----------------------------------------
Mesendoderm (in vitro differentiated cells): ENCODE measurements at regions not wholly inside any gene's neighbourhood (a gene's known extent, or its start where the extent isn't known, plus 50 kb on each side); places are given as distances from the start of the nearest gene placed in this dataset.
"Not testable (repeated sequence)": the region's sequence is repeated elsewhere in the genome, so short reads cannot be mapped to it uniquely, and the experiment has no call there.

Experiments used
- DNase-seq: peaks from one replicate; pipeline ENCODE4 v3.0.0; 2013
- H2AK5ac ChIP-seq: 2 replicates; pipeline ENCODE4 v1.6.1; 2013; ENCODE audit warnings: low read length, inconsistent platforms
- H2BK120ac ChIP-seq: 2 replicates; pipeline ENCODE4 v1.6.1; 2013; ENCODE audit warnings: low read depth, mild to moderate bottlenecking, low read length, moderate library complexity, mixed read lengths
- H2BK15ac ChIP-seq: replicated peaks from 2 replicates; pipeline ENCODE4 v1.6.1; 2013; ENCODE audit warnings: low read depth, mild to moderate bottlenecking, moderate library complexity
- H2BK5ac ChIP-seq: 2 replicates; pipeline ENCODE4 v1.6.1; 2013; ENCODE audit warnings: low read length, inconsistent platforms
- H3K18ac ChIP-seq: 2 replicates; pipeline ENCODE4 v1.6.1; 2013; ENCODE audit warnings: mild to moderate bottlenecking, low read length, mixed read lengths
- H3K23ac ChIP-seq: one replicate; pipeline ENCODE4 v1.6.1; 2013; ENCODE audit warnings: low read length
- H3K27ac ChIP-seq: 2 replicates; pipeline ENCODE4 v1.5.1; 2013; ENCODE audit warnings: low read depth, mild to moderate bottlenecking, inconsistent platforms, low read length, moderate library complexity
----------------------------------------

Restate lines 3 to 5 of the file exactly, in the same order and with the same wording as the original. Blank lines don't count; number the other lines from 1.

Experiments used
- DNase-seq: peaks from one replicate; pipeline ENCODE4 v3.0.0; 2013
- H2AK5ac ChIP-seq: 2 replicates; pipeline ENCODE4 v1.6.1; 2013; ENCODE audit warnings: low read length, inconsistent platforms